Sensitivity and Specificity of the Indicators of Sincere Effort of the EPIC Lift Capacity Test on a Previously Injured Population

///Sensitivity and Specificity of the Indicators of Sincere Effort of the EPIC Lift Capacity Test on a Previously Injured Population
Sensitivity and Specificity of the Indicators of Sincere Effort of the EPIC Lift Capacity Test on a Previously Injured Population 2017-05-09T17:19:37+00:00

Sensitivity and Specificity of the Indicators of Sincere Effort of the EPIC Lift Capacity Test on a Previously Injured Population. M. Jay, J. Lamb, R. Watson, I. Young, F. Fearon, J. Alday, A. Tindall. Spine, 25(11), 1405-1412.
PubMed ID: 10828923

Introduction

This study examined indicators of sincere effort in the EPIC lift capacity test. Indicators included percent increase in heart rate, percent increase in systolic blood pressure, score on the Spinal Function Sort or Hand Function Sort, and evaluator’s subjective evaluation of the subject’s physical exertion during the test.

Subjects

Subjects were volunteers who had previously been diagnosed with musculoskeletal pathology. This study used a randomized control posttest only design with five blinded experienced evaluators who were certified in the use of the EPIC lift capacity test. Forty-one subjects were randomly assigned into one of two groups. The control group received standardized pretest instructions to perform to maximum effort. The experimental group received standardized pretest instructions to perform at 50 percent of their perceived maximum effort. Aside from this change based on group participation, the EPIC lift capacity protocol was followed, including testing across all six subtests.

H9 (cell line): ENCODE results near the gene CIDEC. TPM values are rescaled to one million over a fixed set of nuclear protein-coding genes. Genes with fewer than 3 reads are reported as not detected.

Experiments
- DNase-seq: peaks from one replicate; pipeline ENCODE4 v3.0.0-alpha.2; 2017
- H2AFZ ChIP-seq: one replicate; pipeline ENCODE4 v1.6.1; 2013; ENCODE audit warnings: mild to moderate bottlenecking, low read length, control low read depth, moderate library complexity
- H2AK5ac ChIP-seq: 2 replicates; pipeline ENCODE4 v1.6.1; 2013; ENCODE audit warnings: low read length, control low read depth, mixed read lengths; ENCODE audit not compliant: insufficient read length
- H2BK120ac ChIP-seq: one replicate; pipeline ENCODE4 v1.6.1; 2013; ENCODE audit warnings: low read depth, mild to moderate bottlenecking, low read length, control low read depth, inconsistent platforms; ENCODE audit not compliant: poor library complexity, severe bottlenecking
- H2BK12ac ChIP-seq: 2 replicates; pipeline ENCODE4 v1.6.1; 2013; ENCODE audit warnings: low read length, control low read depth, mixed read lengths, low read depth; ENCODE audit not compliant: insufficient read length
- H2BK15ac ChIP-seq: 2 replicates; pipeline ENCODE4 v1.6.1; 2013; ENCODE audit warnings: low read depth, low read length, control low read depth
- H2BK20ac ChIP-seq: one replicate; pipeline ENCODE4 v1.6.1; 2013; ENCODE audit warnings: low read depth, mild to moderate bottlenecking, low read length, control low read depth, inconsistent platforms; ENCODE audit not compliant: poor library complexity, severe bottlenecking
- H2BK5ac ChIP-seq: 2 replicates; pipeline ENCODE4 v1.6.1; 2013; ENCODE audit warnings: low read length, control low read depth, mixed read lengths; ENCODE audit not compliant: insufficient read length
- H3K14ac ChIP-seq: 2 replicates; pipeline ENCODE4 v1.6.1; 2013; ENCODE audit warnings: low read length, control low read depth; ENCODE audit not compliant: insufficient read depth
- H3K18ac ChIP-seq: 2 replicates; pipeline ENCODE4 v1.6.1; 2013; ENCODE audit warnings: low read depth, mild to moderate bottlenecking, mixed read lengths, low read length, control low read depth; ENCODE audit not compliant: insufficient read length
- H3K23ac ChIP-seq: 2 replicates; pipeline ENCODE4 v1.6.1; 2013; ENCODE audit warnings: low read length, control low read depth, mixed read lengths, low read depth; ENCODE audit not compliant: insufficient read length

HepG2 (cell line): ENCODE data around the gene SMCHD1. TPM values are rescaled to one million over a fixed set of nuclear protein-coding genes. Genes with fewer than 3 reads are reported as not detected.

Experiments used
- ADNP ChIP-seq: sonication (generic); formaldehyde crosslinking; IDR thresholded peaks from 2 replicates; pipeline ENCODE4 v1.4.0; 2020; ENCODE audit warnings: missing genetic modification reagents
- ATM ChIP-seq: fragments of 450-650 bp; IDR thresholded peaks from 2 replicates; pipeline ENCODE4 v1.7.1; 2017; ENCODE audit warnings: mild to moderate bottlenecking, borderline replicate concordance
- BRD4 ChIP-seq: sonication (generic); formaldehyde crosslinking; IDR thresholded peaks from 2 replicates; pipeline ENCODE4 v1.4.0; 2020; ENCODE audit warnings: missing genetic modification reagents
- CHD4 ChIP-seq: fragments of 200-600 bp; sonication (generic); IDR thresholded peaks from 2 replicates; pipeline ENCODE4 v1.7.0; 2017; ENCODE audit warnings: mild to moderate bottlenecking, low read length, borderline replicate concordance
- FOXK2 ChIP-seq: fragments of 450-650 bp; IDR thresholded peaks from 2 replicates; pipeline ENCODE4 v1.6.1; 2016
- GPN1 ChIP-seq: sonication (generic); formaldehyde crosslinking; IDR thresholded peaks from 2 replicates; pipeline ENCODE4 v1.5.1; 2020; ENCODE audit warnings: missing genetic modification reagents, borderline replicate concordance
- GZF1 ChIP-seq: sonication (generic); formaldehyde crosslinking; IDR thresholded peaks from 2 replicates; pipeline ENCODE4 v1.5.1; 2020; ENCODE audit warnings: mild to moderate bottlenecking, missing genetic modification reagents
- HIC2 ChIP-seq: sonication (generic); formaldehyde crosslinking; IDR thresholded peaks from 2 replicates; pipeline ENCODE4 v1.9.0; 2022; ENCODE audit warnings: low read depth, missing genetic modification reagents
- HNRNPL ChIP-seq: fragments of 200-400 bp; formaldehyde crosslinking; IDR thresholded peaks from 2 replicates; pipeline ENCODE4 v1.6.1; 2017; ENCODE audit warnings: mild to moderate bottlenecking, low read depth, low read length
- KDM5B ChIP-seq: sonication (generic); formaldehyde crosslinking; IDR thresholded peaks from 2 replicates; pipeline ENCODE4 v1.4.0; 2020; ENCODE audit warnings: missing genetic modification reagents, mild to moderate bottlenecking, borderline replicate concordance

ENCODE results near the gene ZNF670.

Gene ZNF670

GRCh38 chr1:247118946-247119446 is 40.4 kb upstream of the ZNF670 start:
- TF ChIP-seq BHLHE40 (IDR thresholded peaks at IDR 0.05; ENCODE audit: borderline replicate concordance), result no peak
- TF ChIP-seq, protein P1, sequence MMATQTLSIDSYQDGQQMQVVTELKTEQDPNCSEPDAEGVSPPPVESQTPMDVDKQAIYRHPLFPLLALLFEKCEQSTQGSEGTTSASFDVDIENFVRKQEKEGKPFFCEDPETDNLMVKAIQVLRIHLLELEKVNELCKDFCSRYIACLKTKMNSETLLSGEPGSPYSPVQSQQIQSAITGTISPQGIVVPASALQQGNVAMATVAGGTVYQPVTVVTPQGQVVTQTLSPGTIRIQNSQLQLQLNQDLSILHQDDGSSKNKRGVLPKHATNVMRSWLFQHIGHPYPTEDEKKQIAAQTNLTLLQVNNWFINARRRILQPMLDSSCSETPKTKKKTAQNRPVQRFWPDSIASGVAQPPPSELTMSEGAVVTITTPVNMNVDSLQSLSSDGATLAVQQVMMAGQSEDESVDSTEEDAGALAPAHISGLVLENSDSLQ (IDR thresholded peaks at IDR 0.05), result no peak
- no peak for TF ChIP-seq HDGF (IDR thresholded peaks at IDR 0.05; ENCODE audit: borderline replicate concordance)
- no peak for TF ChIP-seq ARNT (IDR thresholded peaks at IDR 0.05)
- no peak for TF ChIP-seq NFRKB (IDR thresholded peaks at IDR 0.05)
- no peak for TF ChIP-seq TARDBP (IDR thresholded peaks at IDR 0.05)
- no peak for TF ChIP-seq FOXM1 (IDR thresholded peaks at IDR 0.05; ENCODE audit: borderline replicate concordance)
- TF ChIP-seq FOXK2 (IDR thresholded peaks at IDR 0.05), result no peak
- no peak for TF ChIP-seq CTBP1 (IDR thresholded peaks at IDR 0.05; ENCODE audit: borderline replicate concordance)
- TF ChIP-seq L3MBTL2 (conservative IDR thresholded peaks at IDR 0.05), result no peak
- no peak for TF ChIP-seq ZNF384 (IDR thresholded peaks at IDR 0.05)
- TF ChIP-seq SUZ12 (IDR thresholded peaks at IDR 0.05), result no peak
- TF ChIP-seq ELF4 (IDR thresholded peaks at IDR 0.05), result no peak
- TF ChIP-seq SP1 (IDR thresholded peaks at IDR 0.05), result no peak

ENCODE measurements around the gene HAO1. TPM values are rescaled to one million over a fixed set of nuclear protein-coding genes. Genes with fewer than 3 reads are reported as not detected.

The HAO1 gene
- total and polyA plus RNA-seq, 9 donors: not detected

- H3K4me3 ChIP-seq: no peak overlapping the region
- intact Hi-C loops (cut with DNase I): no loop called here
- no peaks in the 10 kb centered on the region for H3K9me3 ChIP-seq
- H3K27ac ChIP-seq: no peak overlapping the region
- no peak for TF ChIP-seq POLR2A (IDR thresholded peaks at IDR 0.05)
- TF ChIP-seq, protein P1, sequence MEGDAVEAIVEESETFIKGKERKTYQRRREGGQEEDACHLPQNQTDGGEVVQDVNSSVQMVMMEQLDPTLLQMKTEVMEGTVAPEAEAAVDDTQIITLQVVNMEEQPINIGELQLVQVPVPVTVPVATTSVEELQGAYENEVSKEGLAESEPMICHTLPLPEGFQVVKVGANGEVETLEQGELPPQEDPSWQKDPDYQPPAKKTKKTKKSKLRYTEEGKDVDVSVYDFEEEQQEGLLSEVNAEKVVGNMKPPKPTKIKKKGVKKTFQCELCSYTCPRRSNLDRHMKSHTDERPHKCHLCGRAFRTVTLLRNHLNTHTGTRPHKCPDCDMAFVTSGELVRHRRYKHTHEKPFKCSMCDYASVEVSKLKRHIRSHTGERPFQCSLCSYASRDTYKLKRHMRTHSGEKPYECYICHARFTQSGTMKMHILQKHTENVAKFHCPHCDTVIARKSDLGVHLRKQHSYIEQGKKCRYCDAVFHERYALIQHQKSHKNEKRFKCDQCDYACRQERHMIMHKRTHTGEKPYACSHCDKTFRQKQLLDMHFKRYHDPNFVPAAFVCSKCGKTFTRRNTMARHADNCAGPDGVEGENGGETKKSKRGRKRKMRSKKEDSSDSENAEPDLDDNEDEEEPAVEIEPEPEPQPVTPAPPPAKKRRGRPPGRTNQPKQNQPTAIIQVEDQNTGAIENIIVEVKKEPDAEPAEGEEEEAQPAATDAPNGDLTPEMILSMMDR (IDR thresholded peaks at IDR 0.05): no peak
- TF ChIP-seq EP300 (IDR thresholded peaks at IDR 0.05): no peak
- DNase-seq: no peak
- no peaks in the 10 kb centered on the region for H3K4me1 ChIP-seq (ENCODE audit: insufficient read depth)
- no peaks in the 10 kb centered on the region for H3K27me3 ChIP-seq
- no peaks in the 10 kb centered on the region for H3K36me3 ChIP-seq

Results

Inter-rater reliability was assessed through the use of an intraclass correlation coefficient of the evaluators’ ratings of each participant’s overall effort level. This resulted in a correlation coefficient of r = .834 based on evaluator agreement of the participant’s overall effort.

Validity in terms of accuracy of identifying overall effort was found to be 86.8 percent, with indicators of valid effort having a positive predictive value of 94.4 percent and a negative predictive value of 80.0 percent. Indicators of valid effort were found in a multiple regression analysis to account for 94.9 percent of the total variance in the determination of effort level. Most of this variance was accounted for by the evaluator’s indication of effort, with responses to the Spinal Function Sort or Hand Function Sort contributing a small percent and the heart rate and systolic blood pressure changes contributing negligibly.

Conclusions

This study supports the use of the EPIC lift capacity test’s indicators of valid effort. These indicators’ high positive predictive value and high negative predictive value make them very useful for clinicians. The best single indicator of valid effort was the experienced clinician’s evaluation of effort according to observational criteria.

Based on the results of this study, the investigators recommend that heart rate response of less than 25 percent increase is considered as an indicator of less than maximum effort, and a 50 percent increased heart rate response should be considered as a definitive threshold for sincere effort.

This study provides evidence supporting the use of the EPIC lift capacity test’s indicators of sincere effort. The authors describe this as critical to substantiate the trained evaluator’s assessment of effort, often a contentious aspect of these evaluations.